• Askold's Grave: "High above the Dnieper, not far from Sovietsky Park, is an ancient monument to Prince Askold. According to legend, two Kiev Princes, Askold and Dir, were murdered by Prince Oleg of Novgorod during his seizure of Kiev in 882. Askold was supposed to have been buried on the Dnieper heights. A wooden church was built to mark the event. ... Further on, in the heart of Pechersk, is a monument to the defenders of the Kiev Arsenal. The bullet-ridden walls of the Arsenal remind one of the grim days of the revolution, and the fierce battle fought by the workers in defence of the Soviet power."
  • Ukrainian Dishes: "In Kiev restaurants you will have an opportunity of trying Ukrainian red borshch, a savoury soup of finely sliced beet root, cabbage and other vegetables set off with onions fried in lard. It is always served with thick sour cream. Also very tasty is chicken Kiev — chicken rissoles fried in dough rolled in bread-crumbs. Of the many hors d'oeuvres a good choice is cold pork, usually served with side dishes of vegetables. Coming to the sweets we would recommend vareniki (cherry dumplings), an old Ukrainian dish. They are delicious, especially when served with cream."
  • The Goloseyevsky Forest-Park: "The nearest forest area is the Goloseyevsky forest-park, named in honour of the well-known Ukrainian poet, Academician Maxim Rilsky. ... Hundreds of years ago this was part of a huge forest that encircled Kiev. Even today the park is full of age-old oaks, hornbeams and lindens As the town grew it gradually reached the forest area. Today the forest-park is completely surrounded by new housing estates."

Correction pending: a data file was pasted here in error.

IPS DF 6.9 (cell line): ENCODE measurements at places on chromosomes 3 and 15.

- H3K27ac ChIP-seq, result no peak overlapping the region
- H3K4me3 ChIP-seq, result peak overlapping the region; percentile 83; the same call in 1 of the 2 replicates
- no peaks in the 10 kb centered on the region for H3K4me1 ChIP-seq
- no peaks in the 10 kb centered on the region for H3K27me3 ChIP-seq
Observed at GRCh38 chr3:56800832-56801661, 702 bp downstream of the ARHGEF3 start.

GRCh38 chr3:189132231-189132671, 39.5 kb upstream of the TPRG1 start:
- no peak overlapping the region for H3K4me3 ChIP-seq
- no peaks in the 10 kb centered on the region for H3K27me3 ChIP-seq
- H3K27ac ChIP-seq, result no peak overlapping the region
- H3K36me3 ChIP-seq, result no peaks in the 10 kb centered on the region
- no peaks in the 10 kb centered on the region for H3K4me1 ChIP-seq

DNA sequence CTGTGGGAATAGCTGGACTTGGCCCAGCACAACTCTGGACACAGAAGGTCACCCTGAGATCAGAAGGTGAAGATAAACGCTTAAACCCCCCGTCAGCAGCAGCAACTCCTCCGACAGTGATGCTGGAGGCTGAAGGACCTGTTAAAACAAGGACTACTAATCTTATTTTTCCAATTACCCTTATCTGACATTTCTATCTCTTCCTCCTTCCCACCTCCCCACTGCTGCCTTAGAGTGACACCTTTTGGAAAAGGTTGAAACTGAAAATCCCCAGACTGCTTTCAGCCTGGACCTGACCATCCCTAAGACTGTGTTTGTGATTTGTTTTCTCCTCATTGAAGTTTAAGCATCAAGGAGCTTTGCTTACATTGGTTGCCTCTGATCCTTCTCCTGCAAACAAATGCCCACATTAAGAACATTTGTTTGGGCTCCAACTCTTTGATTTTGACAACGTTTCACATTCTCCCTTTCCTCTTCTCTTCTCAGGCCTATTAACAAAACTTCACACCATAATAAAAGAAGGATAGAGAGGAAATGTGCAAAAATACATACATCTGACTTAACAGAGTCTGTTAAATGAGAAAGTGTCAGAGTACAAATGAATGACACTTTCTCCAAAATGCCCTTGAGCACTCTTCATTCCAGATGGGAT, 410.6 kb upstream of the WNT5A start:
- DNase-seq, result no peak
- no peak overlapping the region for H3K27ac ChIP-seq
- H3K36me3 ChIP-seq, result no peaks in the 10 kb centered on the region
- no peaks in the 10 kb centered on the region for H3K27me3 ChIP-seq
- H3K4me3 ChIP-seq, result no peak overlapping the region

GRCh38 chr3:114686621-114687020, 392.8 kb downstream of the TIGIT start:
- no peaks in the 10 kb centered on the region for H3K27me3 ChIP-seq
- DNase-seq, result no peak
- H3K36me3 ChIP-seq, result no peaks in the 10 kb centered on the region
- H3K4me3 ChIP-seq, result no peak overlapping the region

Sunday, April 8, 2018

Wendy the Good Little Witch invites you to be a Camp Fire Blue Bird

As a companion to a post back in February, here's another advertisement from the February 1979 issue (No. 27) of Ri¢hie Ri¢h Profit$, from Harvey Publications. In this one, Wendy the Good Little Witch issues an "invitation" to those readers who might like to learn more about the Blue Birds, a younger subdivision of the Camp Fire organization. A few years earlier, in 1975, the Camp Fire Girls of America had changed its named to simply Camp Fire and had changed its membership policy to become a co-ed youth organization.

Interestingly, though, there are only female Blue Birds — or Bluebirds, in some references — pictured in this advertisement. And there are a few references specifically to girls. Perhaps it took some time to change the marketing materials and to fully phase-in the co-ed aspect.

The Blue Birds designation, which was for those ages 6 to 8 in 1979, has since been phased out in favor of these age-level designations: Little Stars (ages 3 through 5), Starflight (kindergarten through second grade), Adventure (grades three through five), Discovery (grades six through eight), and Horizon (grades nine through 12). As an aside, it's interesting to note that the Blue Bird logo in this advertisement looks similar to the Twitter logo!

Wendy the Good Little Witch was heavily involved in promotions for Camp Fire and Blue Birds over the years, even to the point where some of her comics issues were full tie-ins with the organization. You can see a couple of those covers on Wikipedia and ComicVine. Wendy isn't the only fictional figure, though, that has been used over the years to promote Camp Fire. There was a series of Camp Fire Girls books and some other juvenile fiction that date back as far as the early 1900s. The organization also had tie-ins with Nancy Drew, the Hardy Boys, the Bobbsey Twins, Archie, and Dennis the Menace, among others.